History consists of the impossible becoming the inevitable. Universal suffrage, the abolition of slavery and the welfare state were all once dismissed as fantastical dreams. But in the Western world, politics today often feels devoid of the idealism and ambition of previous generations. As the mainstream left has struggled to define its purpose, the right has offered superficially seductive solutions (from Brexit to border walls).

One of those seeking to resolve what he calls a “crisis of imagination” is the Dutch historian and journalist Rutger Bregman. His book Utopia for Realists advocates policies including a universal basic income (a guaranteed minimum salary for all citizens), a 15-hour working week and global open borders. Since its publication last year, Bregman’s manifesto has been translated into more than 20 languages, establishing him as one of Europe’s pre-eminent young thinkers.

“I was born in 1988, one year before the fall of the Berlin Wall, and people of my generation were taught that utopian dreams are dangerous,” Bregman recalled when we met for coffee at the London office of his publisher Bloomsbury. A softly-spoken but forceful character, dressed casually in a light blue jacket, jeans and Nike Air trainers, Bregman continued: “It seemed that the age of big ideas was over. Politics had just become technocracy and politicians just managers.”

Bregman’s imagination was fired by anarchist thinkers such as the Russian philosopher Peter Kropotkin. He identifies with the left libertarian tradition, which emphasises individual freedom from both market and state domination. Another formative influence was Russell Jacoby, Bregman’s history professor at the University of California, Los Angeles, whose book The Last Intellectuals (2000) lamented the decline of the polymath in an era of academic specialisation. Utopia for Realists, a rigorously argued and lucidly written work, fuses insights from history, politics, philosophy and economics. Bregman echoes Oscar Wilde’s sentiment: “A map of the world that does not include Utopia is not worth even glancing at.”

Such romanticism partly filled the void left by Bregman’s loss of religious faith at the age of 18 (his father was a Protestant minister in the church opposite the family home in Zoetermeer, western Netherlands). “Maybe utopianism is my form of religion in a world without God,” Bregman mused.

For him, utopia is not a dogma to be ruthlessly imposed but a liberating and inclusive vision. It would be “completely ludicrous”, Bregman remarked, for a Western politician to suddenly propose global open borders. Rather, such ideals should animate progressive reforms: one could call it incremental utopianism.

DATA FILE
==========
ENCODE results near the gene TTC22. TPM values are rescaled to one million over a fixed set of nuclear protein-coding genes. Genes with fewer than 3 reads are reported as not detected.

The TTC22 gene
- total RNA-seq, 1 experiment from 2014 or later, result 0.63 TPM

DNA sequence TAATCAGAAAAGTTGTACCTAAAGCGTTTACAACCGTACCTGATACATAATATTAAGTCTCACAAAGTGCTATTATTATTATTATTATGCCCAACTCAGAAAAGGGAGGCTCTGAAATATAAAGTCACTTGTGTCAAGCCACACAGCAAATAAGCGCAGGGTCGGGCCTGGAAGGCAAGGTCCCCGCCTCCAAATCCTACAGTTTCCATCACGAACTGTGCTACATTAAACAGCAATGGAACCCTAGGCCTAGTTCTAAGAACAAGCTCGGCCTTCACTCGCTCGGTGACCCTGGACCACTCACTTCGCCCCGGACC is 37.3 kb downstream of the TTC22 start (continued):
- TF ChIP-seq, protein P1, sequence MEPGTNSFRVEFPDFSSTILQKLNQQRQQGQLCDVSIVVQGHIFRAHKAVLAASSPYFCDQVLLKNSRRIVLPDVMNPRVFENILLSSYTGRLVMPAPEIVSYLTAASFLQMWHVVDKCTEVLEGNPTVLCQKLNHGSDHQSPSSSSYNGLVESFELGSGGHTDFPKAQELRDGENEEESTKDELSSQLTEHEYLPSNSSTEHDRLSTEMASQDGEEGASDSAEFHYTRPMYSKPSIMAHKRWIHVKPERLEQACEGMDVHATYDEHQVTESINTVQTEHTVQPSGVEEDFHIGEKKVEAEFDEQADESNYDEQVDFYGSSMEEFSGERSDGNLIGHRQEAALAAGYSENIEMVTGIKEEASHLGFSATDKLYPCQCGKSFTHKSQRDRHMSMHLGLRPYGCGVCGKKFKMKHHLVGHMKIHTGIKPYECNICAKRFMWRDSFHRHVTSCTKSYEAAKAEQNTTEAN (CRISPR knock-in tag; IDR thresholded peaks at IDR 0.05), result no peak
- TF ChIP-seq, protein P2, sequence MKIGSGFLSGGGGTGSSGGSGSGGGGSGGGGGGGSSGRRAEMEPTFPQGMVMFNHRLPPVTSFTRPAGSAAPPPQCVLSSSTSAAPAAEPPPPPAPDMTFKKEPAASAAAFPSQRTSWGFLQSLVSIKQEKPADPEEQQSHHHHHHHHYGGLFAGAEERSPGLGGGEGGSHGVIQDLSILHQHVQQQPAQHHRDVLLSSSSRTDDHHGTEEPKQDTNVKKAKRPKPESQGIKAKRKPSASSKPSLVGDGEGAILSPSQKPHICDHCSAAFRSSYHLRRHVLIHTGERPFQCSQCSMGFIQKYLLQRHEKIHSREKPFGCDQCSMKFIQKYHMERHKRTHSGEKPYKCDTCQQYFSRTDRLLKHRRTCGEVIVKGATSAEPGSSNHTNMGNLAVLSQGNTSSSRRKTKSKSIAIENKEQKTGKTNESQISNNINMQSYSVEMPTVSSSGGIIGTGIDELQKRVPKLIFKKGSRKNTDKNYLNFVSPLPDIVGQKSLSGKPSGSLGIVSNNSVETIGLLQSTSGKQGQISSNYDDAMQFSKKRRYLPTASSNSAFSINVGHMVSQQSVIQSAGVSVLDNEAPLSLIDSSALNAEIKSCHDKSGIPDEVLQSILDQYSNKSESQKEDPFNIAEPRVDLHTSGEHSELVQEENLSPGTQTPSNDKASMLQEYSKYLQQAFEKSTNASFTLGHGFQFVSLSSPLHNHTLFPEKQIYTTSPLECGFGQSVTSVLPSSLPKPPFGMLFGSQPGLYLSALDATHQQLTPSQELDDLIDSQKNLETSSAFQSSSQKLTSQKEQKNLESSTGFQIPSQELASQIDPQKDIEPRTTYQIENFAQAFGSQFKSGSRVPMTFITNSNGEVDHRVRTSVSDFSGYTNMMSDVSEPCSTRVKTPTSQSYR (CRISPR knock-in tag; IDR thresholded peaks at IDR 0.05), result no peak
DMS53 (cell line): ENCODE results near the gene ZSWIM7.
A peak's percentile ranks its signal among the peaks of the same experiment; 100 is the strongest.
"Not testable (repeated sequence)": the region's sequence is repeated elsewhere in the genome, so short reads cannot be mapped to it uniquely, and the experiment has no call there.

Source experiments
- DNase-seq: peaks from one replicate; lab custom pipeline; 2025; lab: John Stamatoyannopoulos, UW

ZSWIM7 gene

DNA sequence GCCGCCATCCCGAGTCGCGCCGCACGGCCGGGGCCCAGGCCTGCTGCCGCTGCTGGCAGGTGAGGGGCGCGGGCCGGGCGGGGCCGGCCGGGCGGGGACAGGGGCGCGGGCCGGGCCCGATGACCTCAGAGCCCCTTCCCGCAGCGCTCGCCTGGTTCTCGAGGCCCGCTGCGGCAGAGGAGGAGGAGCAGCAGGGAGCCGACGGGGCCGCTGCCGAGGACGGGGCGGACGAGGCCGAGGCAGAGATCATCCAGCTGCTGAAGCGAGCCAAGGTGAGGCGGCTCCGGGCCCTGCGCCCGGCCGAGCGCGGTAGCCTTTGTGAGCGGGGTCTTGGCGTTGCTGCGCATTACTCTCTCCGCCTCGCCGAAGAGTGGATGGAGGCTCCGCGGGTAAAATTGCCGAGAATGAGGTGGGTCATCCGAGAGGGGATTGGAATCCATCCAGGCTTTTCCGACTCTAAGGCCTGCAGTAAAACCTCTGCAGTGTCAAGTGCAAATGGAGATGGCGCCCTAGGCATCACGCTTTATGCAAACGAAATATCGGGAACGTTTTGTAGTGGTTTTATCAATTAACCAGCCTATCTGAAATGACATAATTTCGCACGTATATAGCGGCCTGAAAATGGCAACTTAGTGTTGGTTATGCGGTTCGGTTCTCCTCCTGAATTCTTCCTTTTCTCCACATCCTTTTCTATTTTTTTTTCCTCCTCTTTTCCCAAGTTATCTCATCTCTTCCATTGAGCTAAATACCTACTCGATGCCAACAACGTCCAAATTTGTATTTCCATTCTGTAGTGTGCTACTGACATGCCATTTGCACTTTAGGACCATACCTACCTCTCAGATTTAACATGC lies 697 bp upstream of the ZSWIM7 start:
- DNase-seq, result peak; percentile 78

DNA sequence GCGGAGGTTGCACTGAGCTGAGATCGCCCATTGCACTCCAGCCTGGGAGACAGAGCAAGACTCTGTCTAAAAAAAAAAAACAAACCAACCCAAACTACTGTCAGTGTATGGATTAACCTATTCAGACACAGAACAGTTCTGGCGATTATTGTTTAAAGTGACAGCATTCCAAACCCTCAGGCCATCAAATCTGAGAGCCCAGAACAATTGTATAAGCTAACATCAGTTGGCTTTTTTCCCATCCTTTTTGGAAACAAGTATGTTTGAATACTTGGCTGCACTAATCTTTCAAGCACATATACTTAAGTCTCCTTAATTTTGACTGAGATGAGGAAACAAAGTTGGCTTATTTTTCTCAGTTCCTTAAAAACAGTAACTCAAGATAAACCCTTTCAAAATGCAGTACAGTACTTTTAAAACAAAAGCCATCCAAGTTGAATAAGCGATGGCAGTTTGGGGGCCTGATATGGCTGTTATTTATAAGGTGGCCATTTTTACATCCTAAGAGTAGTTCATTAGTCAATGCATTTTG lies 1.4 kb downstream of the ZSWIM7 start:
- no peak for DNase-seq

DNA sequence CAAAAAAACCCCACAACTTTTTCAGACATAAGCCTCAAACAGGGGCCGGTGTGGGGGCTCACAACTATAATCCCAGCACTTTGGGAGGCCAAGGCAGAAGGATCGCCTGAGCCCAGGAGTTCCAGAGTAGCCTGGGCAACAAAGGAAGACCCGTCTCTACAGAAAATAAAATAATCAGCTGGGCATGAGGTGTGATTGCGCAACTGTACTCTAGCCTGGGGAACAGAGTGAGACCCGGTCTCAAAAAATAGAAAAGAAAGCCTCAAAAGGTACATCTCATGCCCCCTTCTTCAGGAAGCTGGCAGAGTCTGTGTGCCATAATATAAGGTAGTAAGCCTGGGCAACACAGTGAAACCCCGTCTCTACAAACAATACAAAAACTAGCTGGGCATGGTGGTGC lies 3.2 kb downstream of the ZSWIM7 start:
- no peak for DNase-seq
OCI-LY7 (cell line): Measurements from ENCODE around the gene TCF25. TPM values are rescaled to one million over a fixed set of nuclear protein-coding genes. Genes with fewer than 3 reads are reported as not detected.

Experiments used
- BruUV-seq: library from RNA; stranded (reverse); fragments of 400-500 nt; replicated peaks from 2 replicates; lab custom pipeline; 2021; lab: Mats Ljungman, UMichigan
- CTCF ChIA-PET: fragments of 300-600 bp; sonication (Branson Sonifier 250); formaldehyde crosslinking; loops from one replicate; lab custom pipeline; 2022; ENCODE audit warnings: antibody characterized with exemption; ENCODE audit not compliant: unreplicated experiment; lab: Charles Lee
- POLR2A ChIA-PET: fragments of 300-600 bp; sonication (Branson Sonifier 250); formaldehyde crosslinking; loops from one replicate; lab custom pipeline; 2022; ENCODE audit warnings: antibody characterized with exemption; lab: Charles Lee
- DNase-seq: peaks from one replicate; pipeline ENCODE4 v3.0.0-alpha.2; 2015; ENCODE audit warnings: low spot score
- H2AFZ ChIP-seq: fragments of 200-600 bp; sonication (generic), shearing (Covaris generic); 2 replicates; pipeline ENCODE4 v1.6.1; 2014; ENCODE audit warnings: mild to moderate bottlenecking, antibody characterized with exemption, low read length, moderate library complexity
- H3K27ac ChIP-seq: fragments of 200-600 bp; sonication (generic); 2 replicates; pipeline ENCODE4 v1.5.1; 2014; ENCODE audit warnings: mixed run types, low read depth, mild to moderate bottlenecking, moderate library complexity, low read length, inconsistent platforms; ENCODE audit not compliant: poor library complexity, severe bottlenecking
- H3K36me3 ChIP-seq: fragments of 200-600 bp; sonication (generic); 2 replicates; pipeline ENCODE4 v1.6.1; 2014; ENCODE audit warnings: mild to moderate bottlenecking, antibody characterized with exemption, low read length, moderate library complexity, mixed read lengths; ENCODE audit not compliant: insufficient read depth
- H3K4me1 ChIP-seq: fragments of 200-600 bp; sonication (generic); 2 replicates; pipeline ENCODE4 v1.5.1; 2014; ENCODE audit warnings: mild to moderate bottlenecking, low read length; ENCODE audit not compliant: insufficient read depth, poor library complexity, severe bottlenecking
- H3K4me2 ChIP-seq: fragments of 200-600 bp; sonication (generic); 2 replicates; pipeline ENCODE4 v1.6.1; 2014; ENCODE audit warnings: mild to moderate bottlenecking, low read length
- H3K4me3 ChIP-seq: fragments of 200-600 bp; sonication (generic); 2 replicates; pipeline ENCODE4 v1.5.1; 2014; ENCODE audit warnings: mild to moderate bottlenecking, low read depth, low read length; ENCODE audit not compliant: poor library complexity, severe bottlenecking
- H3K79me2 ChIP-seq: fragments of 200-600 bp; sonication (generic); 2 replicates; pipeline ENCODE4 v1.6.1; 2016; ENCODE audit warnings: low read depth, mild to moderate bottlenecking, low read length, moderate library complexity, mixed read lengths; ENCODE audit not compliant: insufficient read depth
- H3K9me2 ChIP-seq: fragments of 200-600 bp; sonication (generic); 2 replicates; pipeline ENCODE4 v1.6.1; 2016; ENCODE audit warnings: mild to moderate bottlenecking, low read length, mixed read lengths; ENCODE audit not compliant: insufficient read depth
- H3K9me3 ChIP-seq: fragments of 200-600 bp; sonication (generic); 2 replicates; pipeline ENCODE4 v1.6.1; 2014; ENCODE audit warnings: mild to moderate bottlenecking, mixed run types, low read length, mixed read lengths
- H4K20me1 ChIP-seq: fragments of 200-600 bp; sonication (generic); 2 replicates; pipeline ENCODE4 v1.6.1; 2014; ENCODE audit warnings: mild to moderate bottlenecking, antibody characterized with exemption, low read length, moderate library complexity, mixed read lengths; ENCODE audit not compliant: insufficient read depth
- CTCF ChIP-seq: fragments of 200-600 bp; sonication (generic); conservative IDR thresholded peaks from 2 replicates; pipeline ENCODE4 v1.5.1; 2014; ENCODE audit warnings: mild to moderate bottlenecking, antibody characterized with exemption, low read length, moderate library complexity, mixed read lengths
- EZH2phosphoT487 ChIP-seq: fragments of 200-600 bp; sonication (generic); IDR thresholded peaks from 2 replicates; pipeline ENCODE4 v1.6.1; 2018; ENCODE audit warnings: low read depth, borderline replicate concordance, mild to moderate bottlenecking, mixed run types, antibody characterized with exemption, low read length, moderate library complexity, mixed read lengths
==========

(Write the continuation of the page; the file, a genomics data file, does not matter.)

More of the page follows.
“History will tell you that borders are not inevitable, they hardly existed at the end of the 19th century,” Bregman observed. “And the data is behind me.” Economists liken the present system to leaving “trillion-dollar bills on the sidewalk” and estimate that allowing migrants to move to any country they choose would increase global GDP by between 67 and 147 per cent.

The thoughtful Conservative MP Nick Boles recently objected to a universal basic income on the grounds that “mankind is hard-wired to work. We gain satisfaction from it. It gives us a sense of identity, purpose and belonging”.

Bregman did not dispute this but argued for a radical redefinition of work. “A YouGov poll in 2015 found that 37 per cent of British workers think their own job is absolutely meaningless,” he noted. Rather than such “bullshit jobs” (to use the anthropologist David Graeber’s phrase), work should be defined as “doing something of value, making this world a little more interesting, richer, beautiful – whether that’s paid or unpaid doesn’t really matter.”

In Utopia for Realists, Bregman decries “underdog socialism”: a left that is defined by what it is against (austerity, privatisation, racism), rather than what it is for. How does he view the ascent of Jeremy Corbyn? “Most of the ideas are sensible but they’re a bit old-fashioned, it felt like stepping into a time machine,” Bregman said of the 2017 Labour manifesto (which majored on renationalisation). Yet he recognised that Corbyn had expanded the limits of the possible. “All this time, people were saying that Labour shouldn’t become too radical or it will lose votes. The election showed that, in fact, Labour wasn’t radical enough.”

“We need a completely different kind of democracy, a society where you don’t think purely in terms of representation,” Bregman explained, citing the Brazilian city Porto Alegre’s pioneering experiments in participatory democracy (citizens’ assemblies, for instance, determine public spending priorities). “I call it the anarchist state. The anarchists want to abolish the state; what I want to do is to make the state think like an anarchist.”

Rutger Bregman has a fundamentally optimistic view of human nature: “People are pretty nice” (his next book will challenge “the long intellectual history in the West that says, deep down, we’re all animals, we’re all beasts”).

He dismissed those who cite the 20th century – the age of Stalinism and fascism – as proof of the ruinous consequences of utopian thought. “People are always yearning for a bigger story to be part of, it’s not enough to live our own private lives. If you don’t give them [people] hope, they’ll go for something else.” 

George Eaton is political editor of the New Statesman.

This article first appeared in the 15 February 2018 issue of the New Statesman, The polite extremist